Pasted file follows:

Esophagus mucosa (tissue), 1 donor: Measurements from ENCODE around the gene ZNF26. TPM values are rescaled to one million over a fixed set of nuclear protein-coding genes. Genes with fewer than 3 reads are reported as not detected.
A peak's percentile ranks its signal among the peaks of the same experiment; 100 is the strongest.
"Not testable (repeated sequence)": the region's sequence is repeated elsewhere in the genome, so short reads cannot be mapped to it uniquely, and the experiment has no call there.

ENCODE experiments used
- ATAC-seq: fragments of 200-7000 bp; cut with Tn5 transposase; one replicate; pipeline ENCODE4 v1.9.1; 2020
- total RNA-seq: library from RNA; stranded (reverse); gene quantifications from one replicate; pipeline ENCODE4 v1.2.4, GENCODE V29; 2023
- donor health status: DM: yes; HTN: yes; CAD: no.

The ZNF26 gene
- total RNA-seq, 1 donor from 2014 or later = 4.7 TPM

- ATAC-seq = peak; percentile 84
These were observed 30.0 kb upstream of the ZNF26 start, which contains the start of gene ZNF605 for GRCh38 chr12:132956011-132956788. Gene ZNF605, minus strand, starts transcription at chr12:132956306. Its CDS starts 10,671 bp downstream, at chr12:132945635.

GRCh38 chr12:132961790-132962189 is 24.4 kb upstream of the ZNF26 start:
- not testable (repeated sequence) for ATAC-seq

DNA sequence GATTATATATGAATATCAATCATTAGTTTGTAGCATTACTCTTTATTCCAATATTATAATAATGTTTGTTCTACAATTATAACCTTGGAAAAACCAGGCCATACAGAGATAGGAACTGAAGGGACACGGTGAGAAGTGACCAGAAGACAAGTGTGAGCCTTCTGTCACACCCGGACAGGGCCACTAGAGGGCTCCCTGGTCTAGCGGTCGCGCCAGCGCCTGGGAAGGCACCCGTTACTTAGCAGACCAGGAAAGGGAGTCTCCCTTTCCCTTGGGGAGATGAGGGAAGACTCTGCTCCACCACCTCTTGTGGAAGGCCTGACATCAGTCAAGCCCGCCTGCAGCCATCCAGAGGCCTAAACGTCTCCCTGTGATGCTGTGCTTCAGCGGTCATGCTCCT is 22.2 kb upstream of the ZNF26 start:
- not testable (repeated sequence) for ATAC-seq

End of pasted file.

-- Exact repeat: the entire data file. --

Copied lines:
Esophagus mucosa (tissue), 1 donor: Measurements from ENCODE around the gene ZNF26. TPM values are rescaled to one million over a fixed set of nuclear protein-coding genes. Genes with fewer than 3 reads are reported as not detected.
A peak's percentile ranks its signal among the peaks of the same experiment; 100 is the strongest.
"Not testable (repeated sequence)": the region's sequence is repeated elsewhere in the genome, so short reads cannot be mapped to it uniquely, and the experiment has no call there.

ENCODE experiments used
- ATAC-seq: fragments of 200-7000 bp; cut with Tn5 transposase; one replicate; pipeline ENCODE4 v1.9.1; 2020
- total RNA-seq: library from RNA; stranded (reverse); gene quantifications from one replicate; pipeline ENCODE4 v1.2.4, GENCODE V29; 2023
- donor health status: DM: yes; HTN: yes; CAD: no.

The ZNF26 gene
- total RNA-seq, 1 donor from 2014 or later = 4.7 TPM

- ATAC-seq = peak; percentile 84
These were observed 30.0 kb upstream of the ZNF26 start, which contains the start of gene ZNF605 for GRCh38 chr12:132956011-132956788. Gene ZNF605, minus strand, starts transcription at chr12:132956306. Its CDS starts 10,671 bp downstream, at chr12:132945635.

GRCh38 chr12:132961790-132962189 is 24.4 kb upstream of the ZNF26 start:
- not testable (repeated sequence) for ATAC-seq

DNA sequence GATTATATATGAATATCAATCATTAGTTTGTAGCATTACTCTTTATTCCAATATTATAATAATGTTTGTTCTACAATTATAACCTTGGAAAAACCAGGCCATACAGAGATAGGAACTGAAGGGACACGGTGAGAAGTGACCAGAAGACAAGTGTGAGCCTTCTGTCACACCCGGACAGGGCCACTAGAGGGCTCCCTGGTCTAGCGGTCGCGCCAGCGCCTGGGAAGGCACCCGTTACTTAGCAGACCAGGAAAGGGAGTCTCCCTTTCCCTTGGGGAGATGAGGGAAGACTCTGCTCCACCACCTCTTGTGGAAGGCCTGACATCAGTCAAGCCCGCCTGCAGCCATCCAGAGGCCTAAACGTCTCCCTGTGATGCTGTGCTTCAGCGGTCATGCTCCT is 22.2 kb upstream of the ZNF26 start:
- not testable (repeated sequence) for ATAC-seq